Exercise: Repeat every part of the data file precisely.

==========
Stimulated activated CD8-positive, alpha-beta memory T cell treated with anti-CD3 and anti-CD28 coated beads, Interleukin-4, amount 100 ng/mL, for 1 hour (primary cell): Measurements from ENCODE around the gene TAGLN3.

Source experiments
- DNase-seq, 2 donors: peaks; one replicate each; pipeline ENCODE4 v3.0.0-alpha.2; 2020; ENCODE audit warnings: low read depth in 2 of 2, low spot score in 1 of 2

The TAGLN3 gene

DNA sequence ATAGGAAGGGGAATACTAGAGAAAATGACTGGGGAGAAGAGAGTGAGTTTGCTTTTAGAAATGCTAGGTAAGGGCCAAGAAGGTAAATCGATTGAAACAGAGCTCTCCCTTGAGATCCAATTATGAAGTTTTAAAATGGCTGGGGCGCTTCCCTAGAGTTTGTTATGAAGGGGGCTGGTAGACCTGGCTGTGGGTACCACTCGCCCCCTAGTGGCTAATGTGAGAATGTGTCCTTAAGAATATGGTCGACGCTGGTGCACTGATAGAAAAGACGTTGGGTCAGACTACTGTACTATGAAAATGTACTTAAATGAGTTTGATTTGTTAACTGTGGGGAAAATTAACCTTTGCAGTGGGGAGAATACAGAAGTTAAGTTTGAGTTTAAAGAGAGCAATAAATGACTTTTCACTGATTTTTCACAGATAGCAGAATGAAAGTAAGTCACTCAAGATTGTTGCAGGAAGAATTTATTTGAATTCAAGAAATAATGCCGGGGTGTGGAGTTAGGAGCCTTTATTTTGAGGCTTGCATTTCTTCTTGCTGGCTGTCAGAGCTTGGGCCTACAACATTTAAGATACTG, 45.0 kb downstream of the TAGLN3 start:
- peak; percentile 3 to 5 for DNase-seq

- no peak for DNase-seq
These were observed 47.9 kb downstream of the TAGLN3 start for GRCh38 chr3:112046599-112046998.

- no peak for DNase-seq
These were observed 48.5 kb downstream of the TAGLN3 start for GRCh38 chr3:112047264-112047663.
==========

Stimulated activated CD8-positive, alpha-beta memory T cell treated with anti-CD3 and anti-CD28 coated beads, Interleukin-4, amount 100 ng/mL, for 1 hour (primary cell): Measurements from ENCODE around the gene TAGLN3.

Source experiments
- DNase-seq, 2 donors: peaks; one replicate each; pipeline ENCODE4 v3.0.0-alpha.2; 2020; ENCODE audit warnings: low read depth in 2 of 2, low spot score in 1 of 2

The TAGLN3 gene

DNA sequence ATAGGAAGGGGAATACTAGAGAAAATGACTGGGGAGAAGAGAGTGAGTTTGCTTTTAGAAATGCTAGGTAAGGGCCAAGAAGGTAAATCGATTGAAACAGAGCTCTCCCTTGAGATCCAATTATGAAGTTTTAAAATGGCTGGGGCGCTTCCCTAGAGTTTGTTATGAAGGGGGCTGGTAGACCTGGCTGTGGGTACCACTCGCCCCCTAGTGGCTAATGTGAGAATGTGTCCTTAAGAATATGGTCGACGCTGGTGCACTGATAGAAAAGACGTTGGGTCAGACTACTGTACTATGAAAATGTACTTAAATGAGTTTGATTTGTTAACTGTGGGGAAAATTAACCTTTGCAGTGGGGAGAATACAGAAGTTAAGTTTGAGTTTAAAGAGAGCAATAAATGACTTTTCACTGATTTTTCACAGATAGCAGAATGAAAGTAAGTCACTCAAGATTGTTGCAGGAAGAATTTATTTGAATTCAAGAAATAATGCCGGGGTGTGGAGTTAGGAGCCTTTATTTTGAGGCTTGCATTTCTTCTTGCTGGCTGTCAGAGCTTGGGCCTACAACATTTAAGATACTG, 45.0 kb downstream of the TAGLN3 start:
- peak; percentile 3 to 5 for DNase-seq

- no peak for DNase-seq
These were observed 47.9 kb downstream of the TAGLN3 start for GRCh38 chr3:112046599-112046998.

- no peak for DNase-seq
These were observed 48.5 kb downstream of the TAGLN3 start for GRCh38 chr3:112047264-112047663.